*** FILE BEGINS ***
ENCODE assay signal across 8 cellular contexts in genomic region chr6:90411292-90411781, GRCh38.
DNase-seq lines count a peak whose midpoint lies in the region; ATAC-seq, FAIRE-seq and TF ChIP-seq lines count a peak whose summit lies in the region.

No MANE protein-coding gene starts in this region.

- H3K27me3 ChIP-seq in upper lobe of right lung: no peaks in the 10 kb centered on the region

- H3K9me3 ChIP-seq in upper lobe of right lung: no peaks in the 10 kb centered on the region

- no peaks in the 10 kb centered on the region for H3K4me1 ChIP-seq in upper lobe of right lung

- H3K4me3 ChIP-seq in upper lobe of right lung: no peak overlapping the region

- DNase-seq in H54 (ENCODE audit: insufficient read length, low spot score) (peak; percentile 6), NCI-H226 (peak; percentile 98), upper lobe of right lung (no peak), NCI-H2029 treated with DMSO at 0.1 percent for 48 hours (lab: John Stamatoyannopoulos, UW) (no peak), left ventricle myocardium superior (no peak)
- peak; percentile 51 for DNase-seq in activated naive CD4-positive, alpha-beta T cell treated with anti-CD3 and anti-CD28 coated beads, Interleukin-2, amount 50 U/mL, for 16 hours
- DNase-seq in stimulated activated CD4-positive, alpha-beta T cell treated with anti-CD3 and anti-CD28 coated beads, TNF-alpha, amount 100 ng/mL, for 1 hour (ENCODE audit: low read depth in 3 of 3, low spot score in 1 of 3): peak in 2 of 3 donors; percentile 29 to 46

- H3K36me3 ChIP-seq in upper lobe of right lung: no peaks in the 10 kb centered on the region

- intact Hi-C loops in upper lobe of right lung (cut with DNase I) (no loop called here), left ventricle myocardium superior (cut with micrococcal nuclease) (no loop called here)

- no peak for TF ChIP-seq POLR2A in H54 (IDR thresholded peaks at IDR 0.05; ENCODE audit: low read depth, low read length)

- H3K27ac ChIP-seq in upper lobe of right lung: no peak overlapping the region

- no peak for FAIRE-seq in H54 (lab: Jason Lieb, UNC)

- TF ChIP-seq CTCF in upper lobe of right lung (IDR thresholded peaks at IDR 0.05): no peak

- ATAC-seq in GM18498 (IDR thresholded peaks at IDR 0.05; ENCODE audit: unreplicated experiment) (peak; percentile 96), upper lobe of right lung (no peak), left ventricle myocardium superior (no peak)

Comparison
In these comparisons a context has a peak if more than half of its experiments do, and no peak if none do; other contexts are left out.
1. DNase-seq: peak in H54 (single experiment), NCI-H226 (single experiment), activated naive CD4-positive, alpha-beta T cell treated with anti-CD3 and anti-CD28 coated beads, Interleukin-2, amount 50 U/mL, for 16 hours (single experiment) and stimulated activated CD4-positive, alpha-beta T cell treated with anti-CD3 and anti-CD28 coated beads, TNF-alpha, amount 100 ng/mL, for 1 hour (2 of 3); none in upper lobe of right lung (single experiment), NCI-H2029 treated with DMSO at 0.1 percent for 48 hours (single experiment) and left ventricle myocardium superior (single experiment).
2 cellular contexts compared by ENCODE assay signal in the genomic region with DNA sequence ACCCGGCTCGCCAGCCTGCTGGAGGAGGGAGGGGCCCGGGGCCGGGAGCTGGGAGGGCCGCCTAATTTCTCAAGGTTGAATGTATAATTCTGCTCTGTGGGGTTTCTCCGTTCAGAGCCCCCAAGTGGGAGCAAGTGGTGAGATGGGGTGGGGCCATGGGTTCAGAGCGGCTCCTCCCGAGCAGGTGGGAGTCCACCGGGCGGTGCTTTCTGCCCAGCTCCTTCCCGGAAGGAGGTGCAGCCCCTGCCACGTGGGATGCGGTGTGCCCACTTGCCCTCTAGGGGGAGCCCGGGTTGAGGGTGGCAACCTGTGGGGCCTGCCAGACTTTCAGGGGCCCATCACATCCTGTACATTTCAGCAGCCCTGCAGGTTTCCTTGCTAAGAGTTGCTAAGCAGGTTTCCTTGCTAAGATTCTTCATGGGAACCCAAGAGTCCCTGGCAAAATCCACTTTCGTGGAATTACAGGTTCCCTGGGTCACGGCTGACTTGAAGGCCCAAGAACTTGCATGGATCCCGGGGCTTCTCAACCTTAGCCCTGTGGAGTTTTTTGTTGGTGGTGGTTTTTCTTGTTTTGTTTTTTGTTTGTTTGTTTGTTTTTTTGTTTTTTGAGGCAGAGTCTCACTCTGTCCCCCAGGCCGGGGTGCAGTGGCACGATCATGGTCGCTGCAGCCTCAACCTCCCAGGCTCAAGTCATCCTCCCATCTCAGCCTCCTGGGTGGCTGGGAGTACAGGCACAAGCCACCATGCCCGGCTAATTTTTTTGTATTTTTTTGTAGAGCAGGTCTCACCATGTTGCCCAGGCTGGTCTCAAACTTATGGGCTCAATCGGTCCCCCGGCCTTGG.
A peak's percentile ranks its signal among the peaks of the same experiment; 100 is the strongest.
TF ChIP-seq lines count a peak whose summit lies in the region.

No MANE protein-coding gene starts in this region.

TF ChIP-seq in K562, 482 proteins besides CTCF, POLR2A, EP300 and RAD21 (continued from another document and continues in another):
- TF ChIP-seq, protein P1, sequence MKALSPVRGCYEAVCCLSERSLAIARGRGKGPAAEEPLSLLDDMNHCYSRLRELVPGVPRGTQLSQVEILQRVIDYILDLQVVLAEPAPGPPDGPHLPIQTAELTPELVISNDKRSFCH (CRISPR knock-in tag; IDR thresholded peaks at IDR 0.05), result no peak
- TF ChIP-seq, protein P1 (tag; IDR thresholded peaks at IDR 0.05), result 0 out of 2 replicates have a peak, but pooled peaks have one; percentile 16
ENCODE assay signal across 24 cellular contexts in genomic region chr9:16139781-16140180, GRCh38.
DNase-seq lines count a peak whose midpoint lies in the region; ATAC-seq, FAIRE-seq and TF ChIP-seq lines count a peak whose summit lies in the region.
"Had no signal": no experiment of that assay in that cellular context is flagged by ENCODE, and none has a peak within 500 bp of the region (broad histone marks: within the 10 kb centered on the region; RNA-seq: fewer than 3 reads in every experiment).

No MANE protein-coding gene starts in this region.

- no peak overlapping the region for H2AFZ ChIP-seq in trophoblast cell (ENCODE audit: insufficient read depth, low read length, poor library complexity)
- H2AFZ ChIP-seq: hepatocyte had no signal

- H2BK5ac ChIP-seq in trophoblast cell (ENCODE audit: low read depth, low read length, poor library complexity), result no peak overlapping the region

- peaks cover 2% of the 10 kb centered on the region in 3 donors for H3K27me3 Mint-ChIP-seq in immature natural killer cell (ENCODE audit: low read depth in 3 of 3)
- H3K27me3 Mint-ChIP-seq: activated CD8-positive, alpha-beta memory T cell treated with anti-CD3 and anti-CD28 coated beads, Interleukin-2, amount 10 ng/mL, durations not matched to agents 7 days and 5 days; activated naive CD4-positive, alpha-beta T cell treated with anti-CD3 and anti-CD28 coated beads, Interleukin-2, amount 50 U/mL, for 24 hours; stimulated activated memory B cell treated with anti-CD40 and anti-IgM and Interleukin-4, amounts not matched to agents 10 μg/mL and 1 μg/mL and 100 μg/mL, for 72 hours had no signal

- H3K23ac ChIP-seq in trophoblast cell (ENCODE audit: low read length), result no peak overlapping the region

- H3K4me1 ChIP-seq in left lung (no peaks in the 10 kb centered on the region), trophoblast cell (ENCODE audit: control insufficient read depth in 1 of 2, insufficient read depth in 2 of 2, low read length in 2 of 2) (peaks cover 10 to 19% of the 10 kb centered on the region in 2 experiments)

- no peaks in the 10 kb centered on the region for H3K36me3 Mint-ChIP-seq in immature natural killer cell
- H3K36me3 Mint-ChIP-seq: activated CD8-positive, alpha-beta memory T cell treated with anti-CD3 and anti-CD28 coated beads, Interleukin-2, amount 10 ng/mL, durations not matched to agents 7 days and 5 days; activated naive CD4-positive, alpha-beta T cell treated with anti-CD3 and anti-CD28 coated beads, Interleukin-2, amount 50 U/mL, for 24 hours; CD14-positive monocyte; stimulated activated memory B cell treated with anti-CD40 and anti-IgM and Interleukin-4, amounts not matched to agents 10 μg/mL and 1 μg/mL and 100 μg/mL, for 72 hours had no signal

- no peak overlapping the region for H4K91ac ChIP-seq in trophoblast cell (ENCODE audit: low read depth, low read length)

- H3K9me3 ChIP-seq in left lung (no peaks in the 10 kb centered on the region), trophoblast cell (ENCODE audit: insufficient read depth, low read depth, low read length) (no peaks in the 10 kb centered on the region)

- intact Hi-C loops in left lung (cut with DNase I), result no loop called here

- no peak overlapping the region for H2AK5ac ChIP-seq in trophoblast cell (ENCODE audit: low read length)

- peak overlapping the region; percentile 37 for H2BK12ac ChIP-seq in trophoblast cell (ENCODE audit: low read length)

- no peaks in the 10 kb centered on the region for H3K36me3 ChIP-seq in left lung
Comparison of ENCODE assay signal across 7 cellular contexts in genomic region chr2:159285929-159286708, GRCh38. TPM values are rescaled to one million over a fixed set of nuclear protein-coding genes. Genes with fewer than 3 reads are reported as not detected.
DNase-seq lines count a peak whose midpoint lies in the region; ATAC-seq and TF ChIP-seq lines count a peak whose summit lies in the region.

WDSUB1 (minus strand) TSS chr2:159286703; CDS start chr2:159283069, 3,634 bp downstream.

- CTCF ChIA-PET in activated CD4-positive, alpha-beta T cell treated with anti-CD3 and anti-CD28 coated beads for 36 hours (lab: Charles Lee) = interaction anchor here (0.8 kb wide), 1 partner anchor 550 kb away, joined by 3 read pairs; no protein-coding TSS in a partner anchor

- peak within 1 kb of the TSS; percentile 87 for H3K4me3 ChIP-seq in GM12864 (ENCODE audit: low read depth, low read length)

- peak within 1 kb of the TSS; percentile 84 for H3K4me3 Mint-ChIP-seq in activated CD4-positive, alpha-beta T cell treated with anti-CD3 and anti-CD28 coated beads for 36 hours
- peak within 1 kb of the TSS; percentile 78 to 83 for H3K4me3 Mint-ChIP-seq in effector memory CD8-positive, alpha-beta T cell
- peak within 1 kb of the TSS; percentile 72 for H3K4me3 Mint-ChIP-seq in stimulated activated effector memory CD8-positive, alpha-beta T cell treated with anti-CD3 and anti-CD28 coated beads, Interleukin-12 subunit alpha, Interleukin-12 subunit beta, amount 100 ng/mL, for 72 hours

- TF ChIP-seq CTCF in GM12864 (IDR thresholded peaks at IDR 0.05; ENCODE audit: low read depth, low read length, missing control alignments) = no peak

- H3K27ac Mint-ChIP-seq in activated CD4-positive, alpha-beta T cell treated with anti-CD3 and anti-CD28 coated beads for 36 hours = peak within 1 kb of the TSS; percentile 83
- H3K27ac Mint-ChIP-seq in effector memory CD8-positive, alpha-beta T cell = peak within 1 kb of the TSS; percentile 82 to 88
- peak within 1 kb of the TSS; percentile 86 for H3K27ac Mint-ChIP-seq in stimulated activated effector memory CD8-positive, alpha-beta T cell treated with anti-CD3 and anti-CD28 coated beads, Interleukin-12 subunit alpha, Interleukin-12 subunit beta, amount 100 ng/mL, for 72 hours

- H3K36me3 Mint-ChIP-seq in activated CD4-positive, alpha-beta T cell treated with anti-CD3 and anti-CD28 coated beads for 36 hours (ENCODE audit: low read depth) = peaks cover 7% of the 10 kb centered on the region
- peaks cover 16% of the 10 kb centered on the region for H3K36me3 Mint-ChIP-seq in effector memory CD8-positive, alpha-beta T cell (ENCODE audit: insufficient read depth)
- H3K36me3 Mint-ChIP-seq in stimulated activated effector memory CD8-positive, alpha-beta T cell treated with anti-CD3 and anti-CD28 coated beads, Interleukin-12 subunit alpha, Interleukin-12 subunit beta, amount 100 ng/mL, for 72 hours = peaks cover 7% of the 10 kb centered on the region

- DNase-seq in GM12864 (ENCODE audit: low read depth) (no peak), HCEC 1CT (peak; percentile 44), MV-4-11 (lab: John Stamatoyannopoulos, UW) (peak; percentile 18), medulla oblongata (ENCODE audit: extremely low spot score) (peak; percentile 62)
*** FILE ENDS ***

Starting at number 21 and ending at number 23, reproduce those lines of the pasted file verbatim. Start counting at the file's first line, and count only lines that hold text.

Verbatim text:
2 cellular contexts compared by ENCODE assay signal in the genomic region with DNA sequence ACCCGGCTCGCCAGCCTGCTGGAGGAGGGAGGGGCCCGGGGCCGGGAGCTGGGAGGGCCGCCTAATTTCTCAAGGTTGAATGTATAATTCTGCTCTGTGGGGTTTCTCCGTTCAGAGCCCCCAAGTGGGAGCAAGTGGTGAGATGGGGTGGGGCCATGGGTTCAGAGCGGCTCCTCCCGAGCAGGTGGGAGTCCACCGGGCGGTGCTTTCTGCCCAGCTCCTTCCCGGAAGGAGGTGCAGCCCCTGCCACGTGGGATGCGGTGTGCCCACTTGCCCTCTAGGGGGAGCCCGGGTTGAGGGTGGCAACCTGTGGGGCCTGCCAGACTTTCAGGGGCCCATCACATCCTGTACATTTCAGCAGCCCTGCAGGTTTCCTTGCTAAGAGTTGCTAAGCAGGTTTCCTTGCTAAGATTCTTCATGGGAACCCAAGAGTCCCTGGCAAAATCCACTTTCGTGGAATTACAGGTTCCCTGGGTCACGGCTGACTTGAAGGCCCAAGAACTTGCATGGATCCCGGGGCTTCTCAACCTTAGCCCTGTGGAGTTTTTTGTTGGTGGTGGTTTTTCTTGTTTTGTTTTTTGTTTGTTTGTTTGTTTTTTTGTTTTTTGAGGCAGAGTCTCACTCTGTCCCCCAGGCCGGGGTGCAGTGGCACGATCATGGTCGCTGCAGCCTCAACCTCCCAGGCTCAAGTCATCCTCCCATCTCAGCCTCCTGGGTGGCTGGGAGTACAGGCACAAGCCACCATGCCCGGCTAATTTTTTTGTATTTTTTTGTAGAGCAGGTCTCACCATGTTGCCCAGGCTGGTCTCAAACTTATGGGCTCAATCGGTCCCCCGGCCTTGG.
A peak's percentile ranks its signal among the peaks of the same experiment; 100 is the strongest.
TF ChIP-seq lines count a peak whose summit lies in the region.